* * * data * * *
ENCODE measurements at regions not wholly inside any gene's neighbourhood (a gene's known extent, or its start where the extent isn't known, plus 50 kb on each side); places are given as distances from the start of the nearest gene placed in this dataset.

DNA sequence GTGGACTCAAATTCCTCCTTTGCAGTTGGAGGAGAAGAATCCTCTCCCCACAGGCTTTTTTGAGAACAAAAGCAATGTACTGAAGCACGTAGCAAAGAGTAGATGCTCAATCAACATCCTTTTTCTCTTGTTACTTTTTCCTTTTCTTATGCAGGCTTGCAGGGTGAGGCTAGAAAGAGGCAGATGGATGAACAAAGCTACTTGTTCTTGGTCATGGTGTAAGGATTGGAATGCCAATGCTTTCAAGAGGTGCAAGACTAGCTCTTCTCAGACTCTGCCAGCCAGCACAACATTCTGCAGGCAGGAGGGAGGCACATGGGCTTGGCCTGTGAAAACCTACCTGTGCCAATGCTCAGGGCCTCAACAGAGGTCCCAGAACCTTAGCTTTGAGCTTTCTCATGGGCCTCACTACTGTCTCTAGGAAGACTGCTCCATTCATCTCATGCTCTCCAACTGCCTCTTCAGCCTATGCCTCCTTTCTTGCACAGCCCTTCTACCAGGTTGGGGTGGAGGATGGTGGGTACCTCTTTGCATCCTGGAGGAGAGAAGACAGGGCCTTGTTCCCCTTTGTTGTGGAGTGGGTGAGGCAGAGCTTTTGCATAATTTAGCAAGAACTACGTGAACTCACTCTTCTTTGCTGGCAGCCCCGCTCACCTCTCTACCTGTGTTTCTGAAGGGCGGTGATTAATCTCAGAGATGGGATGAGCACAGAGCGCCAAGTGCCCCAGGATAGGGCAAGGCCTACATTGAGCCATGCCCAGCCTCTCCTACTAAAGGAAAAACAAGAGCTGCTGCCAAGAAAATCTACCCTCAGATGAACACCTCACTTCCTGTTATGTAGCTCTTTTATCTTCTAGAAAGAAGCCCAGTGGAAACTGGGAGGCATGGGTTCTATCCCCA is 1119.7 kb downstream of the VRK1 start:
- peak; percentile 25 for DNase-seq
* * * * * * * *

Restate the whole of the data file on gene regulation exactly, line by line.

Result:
ENCODE measurements at regions not wholly inside any gene's neighbourhood (a gene's known extent, or its start where the extent isn't known, plus 50 kb on each side); places are given as distances from the start of the nearest gene placed in this dataset.

DNA sequence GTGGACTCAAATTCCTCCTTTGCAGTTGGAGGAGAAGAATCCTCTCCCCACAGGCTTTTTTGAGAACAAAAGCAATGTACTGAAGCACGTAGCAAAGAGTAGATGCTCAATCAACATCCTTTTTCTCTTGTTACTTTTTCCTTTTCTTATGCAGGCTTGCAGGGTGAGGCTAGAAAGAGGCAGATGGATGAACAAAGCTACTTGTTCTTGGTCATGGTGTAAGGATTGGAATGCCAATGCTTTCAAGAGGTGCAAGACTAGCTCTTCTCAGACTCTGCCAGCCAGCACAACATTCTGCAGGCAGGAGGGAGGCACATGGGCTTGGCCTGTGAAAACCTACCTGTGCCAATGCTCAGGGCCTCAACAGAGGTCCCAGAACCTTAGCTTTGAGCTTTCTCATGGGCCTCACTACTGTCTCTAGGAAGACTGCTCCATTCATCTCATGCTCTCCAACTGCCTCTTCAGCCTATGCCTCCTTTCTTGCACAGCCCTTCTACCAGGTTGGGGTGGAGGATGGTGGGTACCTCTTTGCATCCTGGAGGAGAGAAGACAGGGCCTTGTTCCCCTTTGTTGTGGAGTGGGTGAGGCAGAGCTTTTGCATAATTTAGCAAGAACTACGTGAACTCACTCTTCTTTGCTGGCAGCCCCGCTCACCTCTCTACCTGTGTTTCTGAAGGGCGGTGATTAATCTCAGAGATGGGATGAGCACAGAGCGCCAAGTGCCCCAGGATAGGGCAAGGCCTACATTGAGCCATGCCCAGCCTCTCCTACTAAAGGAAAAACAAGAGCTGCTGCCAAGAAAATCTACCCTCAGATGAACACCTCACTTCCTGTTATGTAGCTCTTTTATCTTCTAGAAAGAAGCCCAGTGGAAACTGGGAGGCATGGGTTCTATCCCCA is 1119.7 kb downstream of the VRK1 start:
- peak; percentile 25 for DNase-seq